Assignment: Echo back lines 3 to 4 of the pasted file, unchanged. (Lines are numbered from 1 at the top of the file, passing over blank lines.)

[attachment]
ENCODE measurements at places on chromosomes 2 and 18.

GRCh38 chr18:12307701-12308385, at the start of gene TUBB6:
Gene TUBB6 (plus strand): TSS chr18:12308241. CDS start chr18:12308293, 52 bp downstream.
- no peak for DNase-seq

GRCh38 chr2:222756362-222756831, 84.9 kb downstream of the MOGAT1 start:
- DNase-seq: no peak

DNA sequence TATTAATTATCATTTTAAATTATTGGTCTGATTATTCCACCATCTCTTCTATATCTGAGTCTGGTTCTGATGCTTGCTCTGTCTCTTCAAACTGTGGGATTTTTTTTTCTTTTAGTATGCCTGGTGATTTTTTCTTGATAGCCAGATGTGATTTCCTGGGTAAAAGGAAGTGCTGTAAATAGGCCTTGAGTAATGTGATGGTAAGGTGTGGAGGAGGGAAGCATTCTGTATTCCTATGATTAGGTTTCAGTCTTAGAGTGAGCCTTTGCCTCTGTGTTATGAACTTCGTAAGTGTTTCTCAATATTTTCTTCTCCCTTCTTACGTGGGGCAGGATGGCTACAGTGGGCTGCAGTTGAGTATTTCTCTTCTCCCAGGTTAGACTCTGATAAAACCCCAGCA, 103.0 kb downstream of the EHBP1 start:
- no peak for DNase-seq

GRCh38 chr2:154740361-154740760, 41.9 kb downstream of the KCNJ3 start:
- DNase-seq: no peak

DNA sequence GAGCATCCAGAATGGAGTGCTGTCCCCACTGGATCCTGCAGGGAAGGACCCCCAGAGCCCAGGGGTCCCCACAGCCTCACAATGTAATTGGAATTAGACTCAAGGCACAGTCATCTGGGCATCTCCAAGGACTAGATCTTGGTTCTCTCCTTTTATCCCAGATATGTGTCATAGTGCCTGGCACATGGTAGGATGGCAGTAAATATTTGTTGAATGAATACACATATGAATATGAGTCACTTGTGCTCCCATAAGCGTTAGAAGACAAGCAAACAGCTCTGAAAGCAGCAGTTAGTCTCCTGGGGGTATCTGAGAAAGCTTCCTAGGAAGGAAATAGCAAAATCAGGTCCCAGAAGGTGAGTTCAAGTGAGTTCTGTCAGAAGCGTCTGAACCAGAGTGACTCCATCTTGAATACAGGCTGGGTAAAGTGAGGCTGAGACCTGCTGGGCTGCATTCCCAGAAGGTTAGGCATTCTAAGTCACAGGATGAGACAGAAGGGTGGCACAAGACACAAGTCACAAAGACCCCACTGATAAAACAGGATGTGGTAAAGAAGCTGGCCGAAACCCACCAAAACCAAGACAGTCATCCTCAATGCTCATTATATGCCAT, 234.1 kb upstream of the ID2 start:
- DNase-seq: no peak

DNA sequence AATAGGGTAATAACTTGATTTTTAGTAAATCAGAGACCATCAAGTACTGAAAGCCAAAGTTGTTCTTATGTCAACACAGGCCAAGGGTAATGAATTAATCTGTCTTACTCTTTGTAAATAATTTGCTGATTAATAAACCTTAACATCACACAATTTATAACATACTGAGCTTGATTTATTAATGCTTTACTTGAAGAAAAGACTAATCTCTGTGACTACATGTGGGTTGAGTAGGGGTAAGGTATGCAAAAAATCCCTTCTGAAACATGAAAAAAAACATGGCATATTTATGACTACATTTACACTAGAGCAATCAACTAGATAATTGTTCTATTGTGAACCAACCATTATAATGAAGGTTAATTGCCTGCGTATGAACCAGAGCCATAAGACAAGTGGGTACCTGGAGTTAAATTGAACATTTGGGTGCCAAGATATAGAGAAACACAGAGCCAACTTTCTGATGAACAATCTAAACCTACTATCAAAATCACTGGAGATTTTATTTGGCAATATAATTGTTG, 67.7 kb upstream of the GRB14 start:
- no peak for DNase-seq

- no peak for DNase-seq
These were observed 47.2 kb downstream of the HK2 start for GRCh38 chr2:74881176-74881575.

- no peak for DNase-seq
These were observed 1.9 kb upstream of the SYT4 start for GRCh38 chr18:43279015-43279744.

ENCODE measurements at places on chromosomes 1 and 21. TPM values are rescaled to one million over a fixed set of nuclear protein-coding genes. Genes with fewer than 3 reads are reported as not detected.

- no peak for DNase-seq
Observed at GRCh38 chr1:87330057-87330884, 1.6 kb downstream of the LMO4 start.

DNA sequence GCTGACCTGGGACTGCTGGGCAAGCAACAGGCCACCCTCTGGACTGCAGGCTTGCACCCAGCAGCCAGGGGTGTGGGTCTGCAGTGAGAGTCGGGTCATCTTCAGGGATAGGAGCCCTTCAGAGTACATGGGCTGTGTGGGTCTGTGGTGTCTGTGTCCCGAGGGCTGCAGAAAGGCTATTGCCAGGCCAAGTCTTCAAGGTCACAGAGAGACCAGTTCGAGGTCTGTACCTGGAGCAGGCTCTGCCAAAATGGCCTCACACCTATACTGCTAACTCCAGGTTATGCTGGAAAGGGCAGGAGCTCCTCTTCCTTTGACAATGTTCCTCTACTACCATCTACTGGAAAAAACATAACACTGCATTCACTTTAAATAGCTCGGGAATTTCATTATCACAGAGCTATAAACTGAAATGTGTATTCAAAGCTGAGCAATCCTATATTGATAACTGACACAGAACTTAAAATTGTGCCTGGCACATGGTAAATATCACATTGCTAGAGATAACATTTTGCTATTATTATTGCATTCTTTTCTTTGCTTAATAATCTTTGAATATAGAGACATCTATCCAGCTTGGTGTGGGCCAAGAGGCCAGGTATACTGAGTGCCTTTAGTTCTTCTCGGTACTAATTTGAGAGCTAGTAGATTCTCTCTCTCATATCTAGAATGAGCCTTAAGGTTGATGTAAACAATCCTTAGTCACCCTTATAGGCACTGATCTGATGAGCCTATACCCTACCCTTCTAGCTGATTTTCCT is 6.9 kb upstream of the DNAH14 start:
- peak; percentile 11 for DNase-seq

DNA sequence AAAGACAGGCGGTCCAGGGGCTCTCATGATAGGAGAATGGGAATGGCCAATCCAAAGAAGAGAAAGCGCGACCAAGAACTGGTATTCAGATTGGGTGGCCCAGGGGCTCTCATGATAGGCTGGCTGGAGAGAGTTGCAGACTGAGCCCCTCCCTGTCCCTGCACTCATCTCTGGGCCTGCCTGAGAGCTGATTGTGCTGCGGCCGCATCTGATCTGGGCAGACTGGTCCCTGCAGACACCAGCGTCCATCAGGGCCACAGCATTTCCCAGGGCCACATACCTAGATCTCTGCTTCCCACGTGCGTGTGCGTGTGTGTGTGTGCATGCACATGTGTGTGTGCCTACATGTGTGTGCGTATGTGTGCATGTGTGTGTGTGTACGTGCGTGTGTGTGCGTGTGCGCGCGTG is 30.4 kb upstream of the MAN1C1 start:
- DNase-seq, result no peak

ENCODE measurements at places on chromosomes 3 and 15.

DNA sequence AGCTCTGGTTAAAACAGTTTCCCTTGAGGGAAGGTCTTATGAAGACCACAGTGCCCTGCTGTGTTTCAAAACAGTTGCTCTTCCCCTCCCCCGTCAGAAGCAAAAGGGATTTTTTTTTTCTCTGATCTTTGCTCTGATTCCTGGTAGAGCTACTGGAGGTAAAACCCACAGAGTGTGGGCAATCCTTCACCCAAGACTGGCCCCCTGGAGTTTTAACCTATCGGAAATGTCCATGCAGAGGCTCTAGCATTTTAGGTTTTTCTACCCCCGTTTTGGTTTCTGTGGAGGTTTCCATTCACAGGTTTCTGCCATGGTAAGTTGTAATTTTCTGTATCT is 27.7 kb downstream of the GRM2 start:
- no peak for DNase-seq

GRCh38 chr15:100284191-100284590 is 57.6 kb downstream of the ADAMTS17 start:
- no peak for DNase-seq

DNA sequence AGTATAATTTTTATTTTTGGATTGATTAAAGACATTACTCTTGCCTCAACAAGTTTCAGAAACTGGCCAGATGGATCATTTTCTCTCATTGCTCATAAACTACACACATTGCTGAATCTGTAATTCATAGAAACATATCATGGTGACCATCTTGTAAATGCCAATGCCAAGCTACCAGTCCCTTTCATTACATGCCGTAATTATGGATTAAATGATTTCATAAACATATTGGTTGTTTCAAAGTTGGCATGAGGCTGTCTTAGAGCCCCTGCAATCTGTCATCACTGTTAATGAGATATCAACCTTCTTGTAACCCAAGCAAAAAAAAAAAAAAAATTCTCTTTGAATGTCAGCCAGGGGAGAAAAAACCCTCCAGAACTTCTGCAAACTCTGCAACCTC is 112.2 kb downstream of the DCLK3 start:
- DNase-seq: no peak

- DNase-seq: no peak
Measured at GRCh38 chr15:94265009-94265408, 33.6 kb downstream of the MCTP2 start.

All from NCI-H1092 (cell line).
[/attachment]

Gene TUBB6 (plus strand): TSS chr18:12308241. CDS start chr18:12308293, 52 bp downstream.
- no peak for DNase-seq